There are massacres and there are massacres. The Paris massacre was tragic, but it was hardly the worst thing that happened last week. Not even close.
For that, we must head to Nigeria, and to the town of Baga – or at least to the spot on the map where Baga once stood, because there’s not much left of it now.
Reports of the massacre there are necessarily hazy; the nearest journalists are hundreds of kilometres away (even there, they are not particularly safe), and information comes almost exclusively from traumatised refugees and unreliable government sources.
Still, enough facts have emerged to know that something terrible happened here; something apocalyptic.
Baga is in north-eastern Nigeria, on the border with Cameroon. It is no stranger to massacres. In April 2013, nearly 200 people, mostly civilians, were slaughtered by the Nigerian armed forces in a military offensive designed to push out Boko Haram. This, however, was just a teaser. A taste of the horror that was to come.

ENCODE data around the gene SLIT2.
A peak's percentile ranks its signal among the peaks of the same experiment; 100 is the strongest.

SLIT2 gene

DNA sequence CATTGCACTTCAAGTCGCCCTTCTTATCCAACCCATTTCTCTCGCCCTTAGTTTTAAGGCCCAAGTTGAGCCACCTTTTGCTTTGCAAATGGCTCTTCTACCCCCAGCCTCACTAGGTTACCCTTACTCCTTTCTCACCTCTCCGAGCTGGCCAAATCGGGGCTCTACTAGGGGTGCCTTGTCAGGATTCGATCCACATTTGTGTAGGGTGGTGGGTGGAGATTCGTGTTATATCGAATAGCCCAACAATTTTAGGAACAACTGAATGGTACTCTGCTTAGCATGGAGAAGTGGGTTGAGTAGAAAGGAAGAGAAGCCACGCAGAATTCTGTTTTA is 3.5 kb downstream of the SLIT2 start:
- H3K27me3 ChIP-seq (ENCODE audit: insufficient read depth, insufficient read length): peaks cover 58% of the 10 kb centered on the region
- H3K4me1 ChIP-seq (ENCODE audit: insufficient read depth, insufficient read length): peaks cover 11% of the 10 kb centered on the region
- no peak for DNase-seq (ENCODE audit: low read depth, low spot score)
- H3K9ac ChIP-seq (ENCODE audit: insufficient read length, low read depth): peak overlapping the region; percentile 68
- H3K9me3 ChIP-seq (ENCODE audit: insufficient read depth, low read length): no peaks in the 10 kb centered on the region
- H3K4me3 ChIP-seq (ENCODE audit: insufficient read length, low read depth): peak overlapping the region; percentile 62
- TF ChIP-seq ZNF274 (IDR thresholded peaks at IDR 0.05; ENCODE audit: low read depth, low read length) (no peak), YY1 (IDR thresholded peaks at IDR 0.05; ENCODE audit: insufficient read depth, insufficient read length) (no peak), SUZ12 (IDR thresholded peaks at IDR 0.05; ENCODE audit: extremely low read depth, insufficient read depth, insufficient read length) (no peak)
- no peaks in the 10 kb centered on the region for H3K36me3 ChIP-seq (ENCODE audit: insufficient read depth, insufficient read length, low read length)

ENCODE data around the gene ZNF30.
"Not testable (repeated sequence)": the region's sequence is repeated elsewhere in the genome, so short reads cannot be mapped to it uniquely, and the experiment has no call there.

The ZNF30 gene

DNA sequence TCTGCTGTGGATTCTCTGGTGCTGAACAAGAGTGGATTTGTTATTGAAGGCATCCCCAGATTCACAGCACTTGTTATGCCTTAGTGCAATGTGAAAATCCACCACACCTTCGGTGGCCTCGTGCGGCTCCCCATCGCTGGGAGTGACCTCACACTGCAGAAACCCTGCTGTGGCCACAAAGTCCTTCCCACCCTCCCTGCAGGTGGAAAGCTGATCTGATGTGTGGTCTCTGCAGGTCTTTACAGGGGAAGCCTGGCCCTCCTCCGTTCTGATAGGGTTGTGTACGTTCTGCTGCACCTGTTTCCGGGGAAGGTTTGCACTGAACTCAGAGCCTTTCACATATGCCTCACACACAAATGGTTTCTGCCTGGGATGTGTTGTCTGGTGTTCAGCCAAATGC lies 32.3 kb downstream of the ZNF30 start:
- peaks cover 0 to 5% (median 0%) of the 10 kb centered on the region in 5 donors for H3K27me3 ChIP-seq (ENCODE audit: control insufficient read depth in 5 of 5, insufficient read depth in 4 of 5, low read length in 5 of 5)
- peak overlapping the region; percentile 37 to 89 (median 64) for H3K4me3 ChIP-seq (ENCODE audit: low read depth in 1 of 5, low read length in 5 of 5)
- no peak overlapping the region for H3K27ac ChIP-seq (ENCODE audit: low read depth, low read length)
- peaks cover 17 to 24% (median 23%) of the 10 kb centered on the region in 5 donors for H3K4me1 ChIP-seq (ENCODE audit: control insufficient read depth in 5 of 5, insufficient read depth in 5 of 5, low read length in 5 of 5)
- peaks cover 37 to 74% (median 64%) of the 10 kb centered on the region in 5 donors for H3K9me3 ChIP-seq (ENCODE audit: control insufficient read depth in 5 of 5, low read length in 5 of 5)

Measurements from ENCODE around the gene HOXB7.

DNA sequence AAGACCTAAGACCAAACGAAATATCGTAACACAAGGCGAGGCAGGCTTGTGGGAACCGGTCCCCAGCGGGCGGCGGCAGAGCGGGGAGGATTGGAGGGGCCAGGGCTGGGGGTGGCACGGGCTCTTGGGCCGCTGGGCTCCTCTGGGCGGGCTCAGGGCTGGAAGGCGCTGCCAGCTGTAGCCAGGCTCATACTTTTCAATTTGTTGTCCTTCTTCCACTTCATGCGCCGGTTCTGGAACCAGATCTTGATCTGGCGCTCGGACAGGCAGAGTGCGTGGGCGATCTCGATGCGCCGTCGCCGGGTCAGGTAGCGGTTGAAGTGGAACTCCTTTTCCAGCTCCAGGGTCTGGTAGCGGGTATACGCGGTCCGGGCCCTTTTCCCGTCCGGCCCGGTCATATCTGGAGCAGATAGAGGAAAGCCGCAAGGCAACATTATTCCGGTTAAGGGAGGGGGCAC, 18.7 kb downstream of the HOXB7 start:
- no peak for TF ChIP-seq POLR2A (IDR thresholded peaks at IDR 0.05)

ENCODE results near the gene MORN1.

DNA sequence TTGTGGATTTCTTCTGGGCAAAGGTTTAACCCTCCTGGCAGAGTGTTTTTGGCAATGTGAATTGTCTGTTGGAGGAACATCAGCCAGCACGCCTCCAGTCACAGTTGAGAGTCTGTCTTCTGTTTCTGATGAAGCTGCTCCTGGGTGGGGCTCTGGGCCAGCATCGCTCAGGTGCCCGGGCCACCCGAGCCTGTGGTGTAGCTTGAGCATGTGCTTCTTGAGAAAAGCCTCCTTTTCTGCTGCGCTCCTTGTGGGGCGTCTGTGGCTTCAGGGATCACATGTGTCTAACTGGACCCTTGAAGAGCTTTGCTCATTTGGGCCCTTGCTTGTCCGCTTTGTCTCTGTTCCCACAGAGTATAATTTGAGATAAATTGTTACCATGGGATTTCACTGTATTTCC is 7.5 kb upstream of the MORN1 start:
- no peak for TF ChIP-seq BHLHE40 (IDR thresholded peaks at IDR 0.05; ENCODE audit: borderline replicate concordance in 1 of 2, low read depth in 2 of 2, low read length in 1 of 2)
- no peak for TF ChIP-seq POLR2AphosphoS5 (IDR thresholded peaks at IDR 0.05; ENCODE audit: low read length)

Over the course of five days, beginning on Saturday last week, Boko Haram fighters entered the city with Nigerian soldiers fleeing before them, and destroyed it and anybody that was too slow in escaping – men, women, children. “The whole town was on fire,” said one eyewitness, while others speak of roads lined with corpses. The body count varies, but Amnesty International puts it at over 2,000 deaths – or the rough equivalent of 133 Charlie Hebdo attacks...
Monday, 12 January 2015
I am Charlie, but I am Baga too: On Nigeria’s forgotten massacre | Daily Maverick
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